|Signet is back with a double helping of the late Elizabeth Mansfield in the form of two earlier Regency novels, A Christmas Kiss and Winter Wonderland. While entertaining, these aren’t two of her strongest efforts.
A Christmas Kiss is the story of Miss Evalyn Pennington, a governess of gentle birth who has just lost her position after the lady of the house suspects her of setting her cap for the eldest son of the household. Fortunately, two gentlemen are in attendance: Reggie Windle, a viscount, and Jamie Everard, a future earl. Seeing Miss Pennington’s distress, they come up with a plan. Miss Pennington will accompany them to the Everard estate for the holidays, where they will pass her off as a friend and allow her to meet Jamie’s Aunt Clarissa, who has many connections. Surely once Aunt Clarissa gets to know Evalyn, she’ll recommend her for a new position.
Philip Everard, Earl of Gyllford, is perturbed by the young woman in his son’s care. Philip has a conversation with Jamie and comes away believing the two are betrothed. This doesn’t set well with Philip; Jamie is too young, too feckless, and besides, Philip is drawn to Evalyn himself. And if they are engaged, why is Jamie all but ignoring Evalyn?
The presence of a scheming debutante who wants to snare the debonair Earl muddies the waters further. Philip and Evalyn find they have much in common, if they can only get past the misunderstandings to the truth.
The book was first copyright in 1978, which might explain the nearly twenty-year difference in the ages of Evalyn and Philip, but to a modern reader, it’s a bit creepy. He’s literally old enough to be her father. Furthermore, no matter how charming the leads are, the conflict turns on a Big Misunderstanding that is cleared up in about six sentences when Philip finally gets around to asking a few pointed question of his son. A Christmas Kiss is a bit dated, though still an entertaining tale.
Winter Wonderland is the story of a young widow who receives a comeuppance from a man she humiliated years earlier in a fit of self-indulgent arrogance. Miranda Pardew, now Lady Velacott, met Barnaby Traherne eleven years ago at a ball. He was a callow youth, she a sparkling debutante. Dazzled, Barnaby attempted to introduce himself, only to have Miranda return his somewhat bumbling attempt with scathing taunts. Miranda succeeded in capturing the attention of Lord Velacott, a renowned rake. Barnaby developed a forbidding demeanor and a stinging wit of his own, swearing off involvement with any more Society ladies.
But now Miranda is a widow, and virtually penniless at that. Her marriage to Velacott was a disaster, and rather than stay on as an unwelcome relation, she chooses to leave her spiteful relatives and take a position as a governess in the Traherne household. She and Barnaby end up in the same stagecoach, headed north. Barnaby recognizes her at once, but Miranda doesn’t know the glowering man with whom she is sharing a public carriage. One snowstorm later, they are stranded at an inn, and Barnaby has several days to observe Miranda. She’s the same spiteful woman, he decides.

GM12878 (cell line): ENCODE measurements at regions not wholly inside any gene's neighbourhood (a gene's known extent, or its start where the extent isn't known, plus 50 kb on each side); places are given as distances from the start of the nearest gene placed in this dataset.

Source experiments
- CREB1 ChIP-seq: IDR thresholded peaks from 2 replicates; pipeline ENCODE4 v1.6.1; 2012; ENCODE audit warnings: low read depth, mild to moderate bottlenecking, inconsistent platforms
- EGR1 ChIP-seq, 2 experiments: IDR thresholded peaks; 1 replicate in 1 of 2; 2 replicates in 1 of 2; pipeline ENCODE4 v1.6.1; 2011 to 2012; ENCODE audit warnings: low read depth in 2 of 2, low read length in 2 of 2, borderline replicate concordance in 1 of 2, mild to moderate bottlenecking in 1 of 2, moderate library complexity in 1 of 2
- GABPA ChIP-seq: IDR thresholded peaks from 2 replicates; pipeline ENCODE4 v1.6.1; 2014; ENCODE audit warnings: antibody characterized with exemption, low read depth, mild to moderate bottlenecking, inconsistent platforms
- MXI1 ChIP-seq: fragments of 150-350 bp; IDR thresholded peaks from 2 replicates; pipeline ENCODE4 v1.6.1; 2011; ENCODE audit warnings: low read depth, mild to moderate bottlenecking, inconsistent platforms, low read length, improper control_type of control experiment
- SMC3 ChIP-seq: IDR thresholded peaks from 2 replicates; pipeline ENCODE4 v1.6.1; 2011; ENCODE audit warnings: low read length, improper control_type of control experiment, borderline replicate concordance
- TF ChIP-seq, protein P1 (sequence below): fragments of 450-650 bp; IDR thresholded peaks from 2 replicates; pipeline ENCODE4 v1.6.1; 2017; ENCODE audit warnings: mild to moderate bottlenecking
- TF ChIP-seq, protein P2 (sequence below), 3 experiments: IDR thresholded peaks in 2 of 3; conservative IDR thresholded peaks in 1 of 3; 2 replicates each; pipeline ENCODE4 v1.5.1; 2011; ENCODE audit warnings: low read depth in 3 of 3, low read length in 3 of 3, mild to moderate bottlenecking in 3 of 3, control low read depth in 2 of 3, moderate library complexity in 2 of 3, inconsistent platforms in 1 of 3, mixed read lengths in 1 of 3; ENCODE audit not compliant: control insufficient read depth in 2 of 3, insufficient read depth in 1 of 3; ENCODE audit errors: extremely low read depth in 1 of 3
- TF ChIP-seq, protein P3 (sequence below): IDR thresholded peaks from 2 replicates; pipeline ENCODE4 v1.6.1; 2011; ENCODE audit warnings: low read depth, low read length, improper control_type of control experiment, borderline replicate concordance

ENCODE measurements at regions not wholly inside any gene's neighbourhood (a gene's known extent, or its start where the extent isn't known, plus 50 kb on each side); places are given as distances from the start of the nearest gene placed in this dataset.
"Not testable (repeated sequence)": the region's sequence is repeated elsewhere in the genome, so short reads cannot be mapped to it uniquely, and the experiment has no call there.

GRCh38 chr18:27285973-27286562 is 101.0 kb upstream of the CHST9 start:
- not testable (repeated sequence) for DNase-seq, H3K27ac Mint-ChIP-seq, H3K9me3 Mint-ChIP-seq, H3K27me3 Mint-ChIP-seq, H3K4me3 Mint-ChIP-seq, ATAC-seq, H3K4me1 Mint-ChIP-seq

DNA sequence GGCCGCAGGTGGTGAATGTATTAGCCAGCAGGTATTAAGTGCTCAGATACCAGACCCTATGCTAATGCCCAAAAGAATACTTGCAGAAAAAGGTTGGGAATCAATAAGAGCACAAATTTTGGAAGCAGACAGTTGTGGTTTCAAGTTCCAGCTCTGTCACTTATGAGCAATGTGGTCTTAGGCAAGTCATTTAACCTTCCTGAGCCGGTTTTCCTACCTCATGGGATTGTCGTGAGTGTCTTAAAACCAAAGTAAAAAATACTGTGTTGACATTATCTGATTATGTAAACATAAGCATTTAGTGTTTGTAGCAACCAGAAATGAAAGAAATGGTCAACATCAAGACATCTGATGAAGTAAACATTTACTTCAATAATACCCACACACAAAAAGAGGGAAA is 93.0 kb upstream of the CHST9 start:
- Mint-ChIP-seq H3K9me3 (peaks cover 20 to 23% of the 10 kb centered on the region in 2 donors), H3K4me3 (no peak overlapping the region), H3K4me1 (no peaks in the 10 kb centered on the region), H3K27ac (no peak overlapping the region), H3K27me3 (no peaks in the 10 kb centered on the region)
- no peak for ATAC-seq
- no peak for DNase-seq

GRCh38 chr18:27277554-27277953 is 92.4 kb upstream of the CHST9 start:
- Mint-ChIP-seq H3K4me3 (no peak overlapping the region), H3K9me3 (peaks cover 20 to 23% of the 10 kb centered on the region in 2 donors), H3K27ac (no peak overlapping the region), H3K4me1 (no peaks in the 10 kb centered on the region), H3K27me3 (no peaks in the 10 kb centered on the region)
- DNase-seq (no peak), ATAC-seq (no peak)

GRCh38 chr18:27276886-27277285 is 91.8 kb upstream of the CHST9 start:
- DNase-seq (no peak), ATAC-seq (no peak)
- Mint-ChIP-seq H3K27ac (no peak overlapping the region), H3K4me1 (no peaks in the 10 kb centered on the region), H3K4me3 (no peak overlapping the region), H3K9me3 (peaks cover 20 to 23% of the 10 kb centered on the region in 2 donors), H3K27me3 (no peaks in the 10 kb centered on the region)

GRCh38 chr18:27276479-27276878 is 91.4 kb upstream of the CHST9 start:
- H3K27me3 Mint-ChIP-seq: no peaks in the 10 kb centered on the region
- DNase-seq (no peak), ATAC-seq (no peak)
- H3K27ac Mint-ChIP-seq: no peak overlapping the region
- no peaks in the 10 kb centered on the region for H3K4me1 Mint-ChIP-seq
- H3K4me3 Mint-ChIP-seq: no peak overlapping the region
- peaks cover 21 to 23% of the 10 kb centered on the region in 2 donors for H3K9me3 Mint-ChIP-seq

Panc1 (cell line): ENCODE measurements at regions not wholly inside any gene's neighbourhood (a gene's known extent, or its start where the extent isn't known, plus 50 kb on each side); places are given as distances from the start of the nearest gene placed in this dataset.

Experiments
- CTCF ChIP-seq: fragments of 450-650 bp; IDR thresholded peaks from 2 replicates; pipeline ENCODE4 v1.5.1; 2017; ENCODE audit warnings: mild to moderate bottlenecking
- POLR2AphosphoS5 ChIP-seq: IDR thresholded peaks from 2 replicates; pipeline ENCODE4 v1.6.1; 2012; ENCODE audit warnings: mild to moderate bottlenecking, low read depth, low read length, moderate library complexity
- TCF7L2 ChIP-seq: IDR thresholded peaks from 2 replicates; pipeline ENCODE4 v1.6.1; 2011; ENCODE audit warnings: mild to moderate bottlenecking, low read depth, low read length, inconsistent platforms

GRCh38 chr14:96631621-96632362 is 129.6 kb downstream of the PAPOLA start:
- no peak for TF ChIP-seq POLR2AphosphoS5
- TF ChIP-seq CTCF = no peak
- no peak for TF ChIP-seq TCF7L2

But once at the Traherne family home, Barnaby is slowly forced to change his mind. Miranda takes on the job of governess, and thought it’s obvious she’s as green as grass, she gets along well with his nephews. Meanwhile, Barnaby’s family has invited Miss Olivia Ponsonby and her mother to visit for the holidays, in hopes that Livy and Barnaby will make a match.
This is a cute story, but the characterizations felt rather flat. Miranda drifts along, with a faint self-pitying air about her; Barnaby determinedly clings to his belief that she’s the same spiteful nasty shrew of eleven years ago. It never seems to occur to him that he managed to grow up, so perhaps Miranda has changed as well. I didn’t much like either one of them.
One thing that was rather refreshing was Barnaby’s status in the family. He’s a fourth son, unlikely to inherit, and is making his way as a public servant. Honoria, Barnaby’s sister-in-law, recognizes Miranda at once and is openly hostile, sure that Miranda will be a distraction to her matchmaking plans. Delia, another sister-in-law, is more approachable. Miranda has to humble herself to become a servant, and it’s only after watching her lowered in status that Barnaby begins to rethink his opinion of her. Not a point in his favor.
Overall, Winter Wonderland is an acceptable read, but not one of Elizabeth Mansfield’s stellar moments. This duet offers basic entertainment at a premium price. Ms Mansfield’s many fans may find one of her other releases to me much more satisfying.